Macbeth at the Albery - The Inside Story

Last Update: 13 November 2002

"Thou shag-haired villain!": Ian Pirie plays Seyton as an assassin

Ian Pirie has sung in West End musicals and played villains on TV and film but this is his first ever Shakespeare role. Seyton is normally a minor role but he plays an important part in this production.  

How have you developed the role of Seyton in this production?
The Director has given Seyton a stronger through-line by making him Macbeth’s personal assassin responsible for the murders of Banquo and Macduff’s family. He’s also added a moment when Seyton kills the first two murderers as punishment for letting Fleance escape. Seyton still doesn’t say much but he's on stage much more so you never know quite what he's thinking, whether he's going to kill you or leave you alone. When you have so few lines to get your point across you have to know exactly where you're coming from. I tend to work from the outside in and go for the look of the person. They’ve given me a three-quarter length leather coat in the style of an SS officer with a T-shirt and boots - half regimental, half gutteral. Most people in this play are lords or "thanes" but Seyton is more streetwise, more working-class if you like, having made his way up to be in with the new King and this look reflects his position. I'm also using my native Scottish accent which as well as having a hard edge sets me apart from the rest of the cast who are English.

How do you see Seyton's relationship with Macbeth?
Macbeth treats Seyton as a master would treat his dog: "Go fetch my bone; sit there till I want you; run after this, run after that; if you're naughty I'll give you a slap!", but I think Seyton is almost in love with this King, he idolises him. He sees something to aspire to in Macbeth; a warrior who is tougher than other warriors, who has killed those who are higher up than him and is making his way to the top through violence. He sees him as being a master politician who'll say one thing and mean another. I'm not saying Seyton is a nice person, he's not, but my job is to be him, not to judge him.

What were your ideas for the scene when Macduff's family is murdered?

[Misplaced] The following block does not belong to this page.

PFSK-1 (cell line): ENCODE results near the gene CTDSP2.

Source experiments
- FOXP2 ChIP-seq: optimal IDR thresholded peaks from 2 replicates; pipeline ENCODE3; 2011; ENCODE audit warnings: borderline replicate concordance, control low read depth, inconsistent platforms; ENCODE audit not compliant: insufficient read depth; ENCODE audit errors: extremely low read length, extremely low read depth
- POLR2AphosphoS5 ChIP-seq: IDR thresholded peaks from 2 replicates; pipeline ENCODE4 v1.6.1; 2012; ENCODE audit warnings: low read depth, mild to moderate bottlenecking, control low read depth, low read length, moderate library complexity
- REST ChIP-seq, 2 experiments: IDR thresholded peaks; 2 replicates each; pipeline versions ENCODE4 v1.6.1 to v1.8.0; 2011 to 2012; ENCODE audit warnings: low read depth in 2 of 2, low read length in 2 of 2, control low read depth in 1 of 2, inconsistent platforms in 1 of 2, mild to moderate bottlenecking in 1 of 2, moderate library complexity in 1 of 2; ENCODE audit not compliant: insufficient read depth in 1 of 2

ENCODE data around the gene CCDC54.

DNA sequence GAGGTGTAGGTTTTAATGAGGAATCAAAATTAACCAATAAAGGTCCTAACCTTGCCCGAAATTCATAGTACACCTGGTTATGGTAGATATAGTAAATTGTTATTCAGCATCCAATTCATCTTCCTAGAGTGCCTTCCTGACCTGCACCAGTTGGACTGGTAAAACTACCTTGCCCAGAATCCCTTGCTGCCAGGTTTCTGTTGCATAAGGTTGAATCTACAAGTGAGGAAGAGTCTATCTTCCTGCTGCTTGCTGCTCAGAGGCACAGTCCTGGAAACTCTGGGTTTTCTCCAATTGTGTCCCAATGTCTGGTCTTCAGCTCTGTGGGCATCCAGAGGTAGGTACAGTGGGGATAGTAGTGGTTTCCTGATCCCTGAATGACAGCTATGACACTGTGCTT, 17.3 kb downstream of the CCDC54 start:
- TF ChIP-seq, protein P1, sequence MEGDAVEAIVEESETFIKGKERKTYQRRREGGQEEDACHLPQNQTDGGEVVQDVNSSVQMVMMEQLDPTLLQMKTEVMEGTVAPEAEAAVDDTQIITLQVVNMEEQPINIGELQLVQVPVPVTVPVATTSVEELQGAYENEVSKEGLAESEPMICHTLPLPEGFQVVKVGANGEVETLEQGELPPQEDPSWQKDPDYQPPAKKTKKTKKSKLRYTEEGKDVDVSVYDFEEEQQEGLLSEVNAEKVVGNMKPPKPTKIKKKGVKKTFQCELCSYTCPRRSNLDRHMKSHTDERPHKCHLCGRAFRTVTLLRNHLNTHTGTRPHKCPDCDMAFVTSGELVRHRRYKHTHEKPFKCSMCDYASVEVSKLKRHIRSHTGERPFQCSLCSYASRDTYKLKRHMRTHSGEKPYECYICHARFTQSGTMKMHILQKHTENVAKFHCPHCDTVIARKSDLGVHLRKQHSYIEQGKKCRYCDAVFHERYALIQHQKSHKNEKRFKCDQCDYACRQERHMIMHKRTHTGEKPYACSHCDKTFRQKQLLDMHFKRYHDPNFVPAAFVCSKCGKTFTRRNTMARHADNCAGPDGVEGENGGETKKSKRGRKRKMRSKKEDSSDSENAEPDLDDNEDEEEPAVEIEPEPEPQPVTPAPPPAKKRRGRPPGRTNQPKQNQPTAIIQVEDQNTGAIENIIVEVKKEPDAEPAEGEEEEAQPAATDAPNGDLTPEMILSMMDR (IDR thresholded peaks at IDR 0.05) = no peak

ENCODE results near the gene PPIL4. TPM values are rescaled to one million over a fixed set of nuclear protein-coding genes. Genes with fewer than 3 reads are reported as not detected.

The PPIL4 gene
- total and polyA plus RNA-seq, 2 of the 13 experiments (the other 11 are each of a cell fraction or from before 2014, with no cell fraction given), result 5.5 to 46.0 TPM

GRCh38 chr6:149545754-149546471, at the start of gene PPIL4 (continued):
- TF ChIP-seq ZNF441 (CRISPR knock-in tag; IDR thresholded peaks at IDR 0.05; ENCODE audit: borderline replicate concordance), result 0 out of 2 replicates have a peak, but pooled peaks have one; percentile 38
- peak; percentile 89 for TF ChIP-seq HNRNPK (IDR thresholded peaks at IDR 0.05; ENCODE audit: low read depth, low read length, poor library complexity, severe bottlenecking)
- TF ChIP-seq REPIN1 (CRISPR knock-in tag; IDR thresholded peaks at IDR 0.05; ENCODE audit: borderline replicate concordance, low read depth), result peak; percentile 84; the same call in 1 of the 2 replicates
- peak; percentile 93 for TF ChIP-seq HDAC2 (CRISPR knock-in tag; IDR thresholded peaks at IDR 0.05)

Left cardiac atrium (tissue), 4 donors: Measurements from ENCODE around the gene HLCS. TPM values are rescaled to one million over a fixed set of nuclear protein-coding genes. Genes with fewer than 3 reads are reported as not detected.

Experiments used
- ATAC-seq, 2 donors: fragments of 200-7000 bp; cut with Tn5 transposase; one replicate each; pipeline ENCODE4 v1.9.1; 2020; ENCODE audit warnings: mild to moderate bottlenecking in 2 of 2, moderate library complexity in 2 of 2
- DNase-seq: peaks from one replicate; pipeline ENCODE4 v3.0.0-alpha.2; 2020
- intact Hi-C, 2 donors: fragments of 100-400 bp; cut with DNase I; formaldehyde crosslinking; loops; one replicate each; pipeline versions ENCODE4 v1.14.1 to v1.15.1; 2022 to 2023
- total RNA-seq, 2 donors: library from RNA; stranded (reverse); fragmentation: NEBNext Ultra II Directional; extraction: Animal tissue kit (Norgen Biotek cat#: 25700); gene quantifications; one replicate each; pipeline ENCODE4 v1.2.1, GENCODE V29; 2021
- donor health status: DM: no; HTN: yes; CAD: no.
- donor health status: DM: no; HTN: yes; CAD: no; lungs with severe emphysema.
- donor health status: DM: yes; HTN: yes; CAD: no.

This is one of the most shocking scenes in the play but the Director didn't want to fight shy of it, he wanted the audience to be shown the real consequences of Macbeth's actions. One afternoon I was at home with my son remembering how we used to have fun fights and I tried to imagine what would happen if I was the type of person that Seyton is with his life in my hands? One minute he thinks I'm playing and the next minute it's up to me whether I actually want to kill him. There's probably a standard way of playing the scene, aggressive and bullish, but I wanted to explore the idea of Seyton as a cold, premeditated assasin who is so used to killing as a job of work that he almost forgets he's stabbing the boy he's playing with.

How did you translate your ideas onto the stage?
When we came to rehearse the scene I picked Macduff's son up and sat him on my knee like a puppet. He's very small and I have the strength to pull him about a bit like a rag doll. I was roughing his hair and having fun with him at the same time as sticking the dagger in his back. The audience can't see I'm doing that until he says "he has killed me mother" and I withdraw the dagger. I'm laughing through my lines to the boy ("what you egg, young fry of treachery") apparently having a good time with him, and the murder is automatic; just something I have to do.

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